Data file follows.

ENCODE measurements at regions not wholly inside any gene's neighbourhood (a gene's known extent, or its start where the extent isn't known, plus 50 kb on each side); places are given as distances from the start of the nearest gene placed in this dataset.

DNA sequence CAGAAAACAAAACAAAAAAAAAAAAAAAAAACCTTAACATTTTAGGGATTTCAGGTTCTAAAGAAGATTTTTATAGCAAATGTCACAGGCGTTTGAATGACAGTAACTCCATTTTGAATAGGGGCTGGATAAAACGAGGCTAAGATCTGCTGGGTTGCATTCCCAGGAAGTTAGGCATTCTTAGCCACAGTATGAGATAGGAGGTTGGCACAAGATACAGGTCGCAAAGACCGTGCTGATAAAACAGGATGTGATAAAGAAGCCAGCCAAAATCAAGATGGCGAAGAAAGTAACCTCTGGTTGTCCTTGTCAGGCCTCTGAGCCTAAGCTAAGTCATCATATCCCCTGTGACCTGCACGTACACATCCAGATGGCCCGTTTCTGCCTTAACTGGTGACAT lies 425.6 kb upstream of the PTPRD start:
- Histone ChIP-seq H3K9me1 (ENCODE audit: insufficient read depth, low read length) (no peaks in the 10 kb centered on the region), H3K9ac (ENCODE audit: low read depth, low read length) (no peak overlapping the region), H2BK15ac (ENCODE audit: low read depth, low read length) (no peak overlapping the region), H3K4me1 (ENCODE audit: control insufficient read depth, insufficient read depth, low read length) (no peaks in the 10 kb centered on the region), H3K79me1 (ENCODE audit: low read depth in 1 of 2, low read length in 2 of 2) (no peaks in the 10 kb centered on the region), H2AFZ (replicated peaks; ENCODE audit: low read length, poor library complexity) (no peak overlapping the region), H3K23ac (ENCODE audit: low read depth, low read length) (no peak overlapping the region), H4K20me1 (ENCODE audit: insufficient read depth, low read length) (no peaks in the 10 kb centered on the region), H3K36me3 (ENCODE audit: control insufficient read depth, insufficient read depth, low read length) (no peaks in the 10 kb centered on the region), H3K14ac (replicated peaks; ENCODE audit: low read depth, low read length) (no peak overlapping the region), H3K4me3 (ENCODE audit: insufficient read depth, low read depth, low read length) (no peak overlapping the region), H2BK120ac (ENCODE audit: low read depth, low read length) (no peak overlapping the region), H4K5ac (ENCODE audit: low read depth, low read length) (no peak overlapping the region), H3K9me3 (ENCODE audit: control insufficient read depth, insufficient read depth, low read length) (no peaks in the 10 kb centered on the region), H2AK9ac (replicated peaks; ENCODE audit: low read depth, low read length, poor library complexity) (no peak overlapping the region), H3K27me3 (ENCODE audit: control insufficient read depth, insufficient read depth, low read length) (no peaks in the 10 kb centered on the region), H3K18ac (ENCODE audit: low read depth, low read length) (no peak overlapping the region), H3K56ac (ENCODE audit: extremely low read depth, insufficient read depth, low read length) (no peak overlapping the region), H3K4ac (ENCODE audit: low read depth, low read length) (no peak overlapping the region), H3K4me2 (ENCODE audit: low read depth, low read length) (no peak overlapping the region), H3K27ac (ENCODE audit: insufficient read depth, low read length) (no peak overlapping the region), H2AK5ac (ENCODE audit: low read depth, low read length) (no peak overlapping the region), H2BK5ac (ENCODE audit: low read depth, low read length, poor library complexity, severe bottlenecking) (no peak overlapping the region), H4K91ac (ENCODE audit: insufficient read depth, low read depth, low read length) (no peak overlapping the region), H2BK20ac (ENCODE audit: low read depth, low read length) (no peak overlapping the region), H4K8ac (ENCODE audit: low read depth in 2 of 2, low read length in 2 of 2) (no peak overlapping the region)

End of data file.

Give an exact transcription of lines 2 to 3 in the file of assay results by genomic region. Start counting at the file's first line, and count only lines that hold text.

DNA sequence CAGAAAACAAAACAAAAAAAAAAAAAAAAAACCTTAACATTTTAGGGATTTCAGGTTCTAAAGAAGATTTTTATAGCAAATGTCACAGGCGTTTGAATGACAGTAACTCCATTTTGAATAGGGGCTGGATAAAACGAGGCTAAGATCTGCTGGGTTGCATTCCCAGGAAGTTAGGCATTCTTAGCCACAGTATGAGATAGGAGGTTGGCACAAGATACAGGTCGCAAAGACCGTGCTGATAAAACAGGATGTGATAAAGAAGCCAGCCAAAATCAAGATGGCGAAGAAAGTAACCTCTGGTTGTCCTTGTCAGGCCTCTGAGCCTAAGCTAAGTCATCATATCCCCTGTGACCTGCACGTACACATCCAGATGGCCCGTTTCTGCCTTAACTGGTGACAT lies 425.6 kb upstream of the PTPRD start:
- Histone ChIP-seq H3K9me1 (ENCODE audit: insufficient read depth, low read length) (no peaks in the 10 kb centered on the region), H3K9ac (ENCODE audit: low read depth, low read length) (no peak overlapping the region), H2BK15ac (ENCODE audit: low read depth, low read length) (no peak overlapping the region), H3K4me1 (ENCODE audit: control insufficient read depth, insufficient read depth, low read length) (no peaks in the 10 kb centered on the region), H3K79me1 (ENCODE audit: low read depth in 1 of 2, low read length in 2 of 2) (no peaks in the 10 kb centered on the region), H2AFZ (replicated peaks; ENCODE audit: low read length, poor library complexity) (no peak overlapping the region), H3K23ac (ENCODE audit: low read depth, low read length) (no peak overlapping the region), H4K20me1 (ENCODE audit: insufficient read depth, low read length) (no peaks in the 10 kb centered on the region), H3K36me3 (ENCODE audit: control insufficient read depth, insufficient read depth, low read length) (no peaks in the 10 kb centered on the region), H3K14ac (replicated peaks; ENCODE audit: low read depth, low read length) (no peak overlapping the region), H3K4me3 (ENCODE audit: insufficient read depth, low read depth, low read length) (no peak overlapping the region), H2BK120ac (ENCODE audit: low read depth, low read length) (no peak overlapping the region), H4K5ac (ENCODE audit: low read depth, low read length) (no peak overlapping the region), H3K9me3 (ENCODE audit: control insufficient read depth, insufficient read depth, low read length) (no peaks in the 10 kb centered on the region), H2AK9ac (replicated peaks; ENCODE audit: low read depth, low read length, poor library complexity) (no peak overlapping the region), H3K27me3 (ENCODE audit: control insufficient read depth, insufficient read depth, low read length) (no peaks in the 10 kb centered on the region), H3K18ac (ENCODE audit: low read depth, low read length) (no peak overlapping the region), H3K56ac (ENCODE audit: extremely low read depth, insufficient read depth, low read length) (no peak overlapping the region), H3K4ac (ENCODE audit: low read depth, low read length) (no peak overlapping the region), H3K4me2 (ENCODE audit: low read depth, low read length) (no peak overlapping the region), H3K27ac (ENCODE audit: insufficient read depth, low read length) (no peak overlapping the region), H2AK5ac (ENCODE audit: low read depth, low read length) (no peak overlapping the region), H2BK5ac (ENCODE audit: low read depth, low read length, poor library complexity, severe bottlenecking) (no peak overlapping the region), H4K91ac (ENCODE audit: insufficient read depth, low read depth, low read length) (no peak overlapping the region), H2BK20ac (ENCODE audit: low read depth, low read length) (no peak overlapping the region), H4K8ac (ENCODE audit: low read depth in 2 of 2, low read length in 2 of 2) (no peak overlapping the region)